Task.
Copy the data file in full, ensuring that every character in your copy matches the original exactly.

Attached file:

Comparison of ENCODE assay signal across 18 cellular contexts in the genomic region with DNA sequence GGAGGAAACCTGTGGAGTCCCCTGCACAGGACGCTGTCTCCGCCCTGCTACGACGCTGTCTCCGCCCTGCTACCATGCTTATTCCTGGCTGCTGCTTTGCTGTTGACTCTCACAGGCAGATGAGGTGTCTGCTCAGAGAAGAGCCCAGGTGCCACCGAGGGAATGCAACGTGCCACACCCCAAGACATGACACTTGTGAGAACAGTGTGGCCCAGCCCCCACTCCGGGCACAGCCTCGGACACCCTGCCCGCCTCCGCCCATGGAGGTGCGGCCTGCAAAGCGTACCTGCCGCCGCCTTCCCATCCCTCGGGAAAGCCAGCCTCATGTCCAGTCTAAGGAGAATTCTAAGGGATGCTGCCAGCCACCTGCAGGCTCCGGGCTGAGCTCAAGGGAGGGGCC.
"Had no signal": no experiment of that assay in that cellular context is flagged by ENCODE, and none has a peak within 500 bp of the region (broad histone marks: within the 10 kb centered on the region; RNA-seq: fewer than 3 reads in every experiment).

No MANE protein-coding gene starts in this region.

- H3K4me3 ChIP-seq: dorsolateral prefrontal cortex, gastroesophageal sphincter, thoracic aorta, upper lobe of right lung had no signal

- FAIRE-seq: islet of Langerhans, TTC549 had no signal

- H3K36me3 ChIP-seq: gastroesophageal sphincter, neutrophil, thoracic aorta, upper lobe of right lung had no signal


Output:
Comparison of ENCODE assay signal across 18 cellular contexts in the genomic region with DNA sequence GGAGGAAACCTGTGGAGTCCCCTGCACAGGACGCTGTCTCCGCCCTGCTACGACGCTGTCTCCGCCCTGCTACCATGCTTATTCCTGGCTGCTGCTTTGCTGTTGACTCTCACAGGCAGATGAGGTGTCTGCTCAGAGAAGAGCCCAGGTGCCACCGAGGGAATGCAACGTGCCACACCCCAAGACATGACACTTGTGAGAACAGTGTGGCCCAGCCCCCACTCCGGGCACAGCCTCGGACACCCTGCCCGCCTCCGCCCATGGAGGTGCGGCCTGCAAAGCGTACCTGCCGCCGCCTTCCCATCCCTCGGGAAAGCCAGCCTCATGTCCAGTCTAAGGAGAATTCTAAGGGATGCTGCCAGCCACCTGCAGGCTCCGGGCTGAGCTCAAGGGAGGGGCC.
"Had no signal": no experiment of that assay in that cellular context is flagged by ENCODE, and none has a peak within 500 bp of the region (broad histone marks: within the 10 kb centered on the region; RNA-seq: fewer than 3 reads in every experiment).

No MANE protein-coding gene starts in this region.

- H3K4me3 ChIP-seq: dorsolateral prefrontal cortex, gastroesophageal sphincter, thoracic aorta, upper lobe of right lung had no signal

- FAIRE-seq: islet of Langerhans, TTC549 had no signal

- H3K36me3 ChIP-seq: gastroesophageal sphincter, neutrophil, thoracic aorta, upper lobe of right lung had no signal